Once again, it is important to continue the socialisation process in a safe and non-threatening manner.   Expose the pup/dog to new people/pets and experiences and pair this exposure with a favourite food or game.  If your dog is already exhibiting signs of fear and avoidance work at a distance that they feel comfortable and begin the counter conditioning process.

Counter conditioning is the process of changing an emotional state (fear/arousal/anxiety) in regard to a trigger (something that causes the emotional state in your dog), into a more desired emotional state (relaxation) when in the presence of the trigger.

For counter conditioning to work for you there are a couple of things that you need to ensure. 

The food/reward/game needs to be presented after the trigger (not before – as this will just result in poisoning your food/reward as this is now the predictor of the scary thing).

  • The ratio for reward: trigger needs to be as close to 1:1 as possible.  If the postman is a trigger for your dog, and you are only home 2 out of 5 postman days per week your dog will quickly learn that the postman is not rewarding enough, and his relaxed state only occurs on days that you are home.  If this is the case, talk to your postman and provide him with treats to give to your dog – he doesn’t need to hand them to the dog, just toss them over the fence as he goes by.

Socialisation Tips

Puppies are more accepting of new experiences during the socialisation period. They are more likely to be inquisitive than frightened during this time of their lives. However, if something does occur during early developmental stages, this bad experience can lead to lifelong problems.

Here are a few tips for getting the most out of your puppy’s socialisation period:

  • Keep a close eye on your puppy’s reactions and body language. If your puppy seems frightened, tone down the activity or take a break. If your puppy is cowering, hiding or you can see the whites of his eyes, he is scared and needs to be removed from the situation. Removing a fearful pup is not rewarding the fearful behaviour, it is simply being a considerate parent.
  • If you have friends with dogs that are healthy, well behaved and vaccinated, take your puppy to meet them. Ensure all interactions are safe for your puppy.
  • If you have friends with children, allow your puppy to meet them and watch that interactions are gentle.
  • Take your puppy with you when you go out. If your puppy is carried, he is unlikely to pick up diseases that he is not fully vaccinated against and he will feel safe if he is closely supervised.
  • There are pre-prepared recordings you can use to expose your dog to noises such as storms, fireworks, balloons popping and noises that can lead to fear responses. Playing a CD like this while your puppy is eating and gradually increasing the volume can help avoid the extremely common development of a noise phobia.
  • Get your pet used to being touched all over, cut his nails (just the tips, so you don’t hurt him!), brush his teeth and hair, check his ears and ensure that he is used to being handled.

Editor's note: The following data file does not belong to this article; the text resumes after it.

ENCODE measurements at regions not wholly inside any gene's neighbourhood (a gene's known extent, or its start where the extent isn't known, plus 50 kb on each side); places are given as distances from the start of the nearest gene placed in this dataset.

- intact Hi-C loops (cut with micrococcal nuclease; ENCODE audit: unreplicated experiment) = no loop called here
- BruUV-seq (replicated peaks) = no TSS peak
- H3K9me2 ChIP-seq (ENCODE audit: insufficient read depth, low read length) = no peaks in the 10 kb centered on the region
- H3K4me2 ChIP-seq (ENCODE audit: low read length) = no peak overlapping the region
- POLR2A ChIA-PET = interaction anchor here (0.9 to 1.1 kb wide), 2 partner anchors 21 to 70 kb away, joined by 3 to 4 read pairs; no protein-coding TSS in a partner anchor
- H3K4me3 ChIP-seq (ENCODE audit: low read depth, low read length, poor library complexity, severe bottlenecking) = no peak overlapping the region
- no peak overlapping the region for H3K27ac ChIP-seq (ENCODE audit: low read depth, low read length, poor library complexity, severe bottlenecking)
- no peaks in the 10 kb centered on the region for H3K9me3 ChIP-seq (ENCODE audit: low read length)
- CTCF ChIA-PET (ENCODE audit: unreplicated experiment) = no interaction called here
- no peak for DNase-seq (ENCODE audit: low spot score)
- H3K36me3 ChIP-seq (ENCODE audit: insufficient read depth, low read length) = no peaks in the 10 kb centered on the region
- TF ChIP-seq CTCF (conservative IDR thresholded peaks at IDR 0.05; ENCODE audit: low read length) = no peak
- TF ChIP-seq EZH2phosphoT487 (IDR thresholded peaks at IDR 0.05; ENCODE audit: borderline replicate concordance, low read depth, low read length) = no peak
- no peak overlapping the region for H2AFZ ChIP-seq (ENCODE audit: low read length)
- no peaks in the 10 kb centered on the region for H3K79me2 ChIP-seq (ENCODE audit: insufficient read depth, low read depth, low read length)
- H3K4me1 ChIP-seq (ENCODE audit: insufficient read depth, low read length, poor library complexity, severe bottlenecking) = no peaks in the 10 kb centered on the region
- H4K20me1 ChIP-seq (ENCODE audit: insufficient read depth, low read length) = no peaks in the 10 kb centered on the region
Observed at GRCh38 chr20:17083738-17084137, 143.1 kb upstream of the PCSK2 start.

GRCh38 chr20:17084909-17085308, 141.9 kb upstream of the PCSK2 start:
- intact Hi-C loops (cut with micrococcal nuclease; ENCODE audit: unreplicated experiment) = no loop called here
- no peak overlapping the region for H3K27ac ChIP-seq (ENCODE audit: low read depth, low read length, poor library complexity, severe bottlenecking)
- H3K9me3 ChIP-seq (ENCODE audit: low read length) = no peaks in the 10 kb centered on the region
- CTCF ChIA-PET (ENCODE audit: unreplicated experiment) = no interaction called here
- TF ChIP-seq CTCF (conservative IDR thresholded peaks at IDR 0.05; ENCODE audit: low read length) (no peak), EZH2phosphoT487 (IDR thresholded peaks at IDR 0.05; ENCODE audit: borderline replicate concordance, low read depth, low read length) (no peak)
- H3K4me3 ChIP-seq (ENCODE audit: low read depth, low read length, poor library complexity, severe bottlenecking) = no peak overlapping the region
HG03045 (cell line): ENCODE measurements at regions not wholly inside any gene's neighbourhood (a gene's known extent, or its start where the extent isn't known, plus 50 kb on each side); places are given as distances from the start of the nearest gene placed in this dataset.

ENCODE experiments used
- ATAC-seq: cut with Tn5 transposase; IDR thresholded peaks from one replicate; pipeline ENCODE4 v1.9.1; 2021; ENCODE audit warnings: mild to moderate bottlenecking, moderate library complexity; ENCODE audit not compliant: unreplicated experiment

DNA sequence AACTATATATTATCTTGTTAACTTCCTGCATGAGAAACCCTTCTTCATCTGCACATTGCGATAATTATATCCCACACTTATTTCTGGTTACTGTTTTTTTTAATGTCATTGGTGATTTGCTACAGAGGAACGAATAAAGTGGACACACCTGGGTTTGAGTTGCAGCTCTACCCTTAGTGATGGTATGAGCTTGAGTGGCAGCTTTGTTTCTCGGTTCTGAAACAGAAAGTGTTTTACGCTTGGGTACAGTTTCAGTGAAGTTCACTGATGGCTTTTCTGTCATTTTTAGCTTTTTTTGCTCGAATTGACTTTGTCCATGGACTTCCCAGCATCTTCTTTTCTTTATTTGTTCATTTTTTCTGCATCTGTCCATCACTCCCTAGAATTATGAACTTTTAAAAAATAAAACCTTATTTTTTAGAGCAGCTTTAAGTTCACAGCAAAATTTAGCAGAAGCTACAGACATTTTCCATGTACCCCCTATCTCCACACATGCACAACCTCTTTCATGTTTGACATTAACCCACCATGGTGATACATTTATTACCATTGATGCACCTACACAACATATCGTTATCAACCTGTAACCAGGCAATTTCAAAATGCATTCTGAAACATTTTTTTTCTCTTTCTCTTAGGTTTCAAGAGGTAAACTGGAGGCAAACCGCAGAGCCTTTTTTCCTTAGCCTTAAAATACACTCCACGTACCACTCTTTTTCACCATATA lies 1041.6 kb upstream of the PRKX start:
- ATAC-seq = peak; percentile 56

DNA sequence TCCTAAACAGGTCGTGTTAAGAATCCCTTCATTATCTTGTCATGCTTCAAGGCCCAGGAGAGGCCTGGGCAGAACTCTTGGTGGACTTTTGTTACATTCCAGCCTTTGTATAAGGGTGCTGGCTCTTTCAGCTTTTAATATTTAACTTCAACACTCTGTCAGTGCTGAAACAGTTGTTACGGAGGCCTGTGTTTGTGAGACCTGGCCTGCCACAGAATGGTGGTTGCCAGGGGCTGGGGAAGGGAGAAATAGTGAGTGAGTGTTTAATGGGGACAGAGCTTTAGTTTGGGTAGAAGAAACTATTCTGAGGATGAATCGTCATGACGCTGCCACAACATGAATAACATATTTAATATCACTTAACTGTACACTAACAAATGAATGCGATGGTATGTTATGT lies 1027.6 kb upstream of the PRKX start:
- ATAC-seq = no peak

• Whenever you see good behaviour in your puppy, or you are training acceptance of handling and socialization, use lots of treats and praise. Ignore all the bad attention-seeking behaviour (like play-biting, barking and jumping up) and only give your dog attention when he is calm and well-behaved.

 A GOLDEN OPPORTUNITY

Some breeds are more accepting of new experiences than others, even during the socialisation period. But regardless of the breed of your dog, early socialisation is the best opportunity you have to help your dog be comfortable with sharing your life fully.

Make the most of those precious few weeks, and make life better both for you and your dog for years to come


Make A Plan

The socialisation period offers a great opportunity to get your dog comfortable with new experiences. But the socialisation window of opportunity is very brief, so to ensure that you cover all the things you need to it is useful to have a plan.

Broadly, you want to expose your dog to the following things:

  • Dogs of various sizes and shapes.
  • Children (make sure all interactions are supervised!).
  • People with hats, beards and deep voices.
  • Elderly people, men, women, dark-skinned people etc.
  • Loud noises like alarms, storms and fireworks.
  • Traffic, bikes, skateboards, motorcycles and things with wheels.
  • Vacuum cleaners and noises in the home (fire alarm, doorbell etc)
  • Balloons, umbrellas, plastic bags and
  • Touching, putting on a harness, looking in ears and mouth, touching nails and general handling.


Safety First

Your puppy’s socialisation period will begin and end before your puppy has completed the initial course of vaccination. However, this does not prevent socialisation, there are just a few things you need to watch out for.

  • Avoid places like public dog parks or other areas that might be frequented by dogs of questionable or unknown health status.
  • Puppy school is fine to attend after the first vaccination.
  • If you aren’t sure whether a friend’s house could have been home to an unvaccinated dog in the past 2 years, avoid letting your dog sniff around on the grass or soil.
  • Parvovirus does not survive well on concrete footpaths, in direct sunlight and is easily cleaned away by bleaching. So, a concrete footpath in direct sunlight is very unlikely to be a source of disease, while a park full of grass, dirt and shade is.
  • If you aren’t sure if the place is safe, carry your dog.
  • Beaches are generally okay, just carry your dog across any park areas frequented by dogs and stick to the sand.

One thing we hasten to add is that we do not agree with Puppy Parties where by puppies are all left of their leads to mix with each other, this leads to some dogs becoming bullies and others becoming victims. This does not set them up well for later in life when they meet other dogs.With this in mind we are going to move on with the next lesson covering basic Canine Communication and Body Language.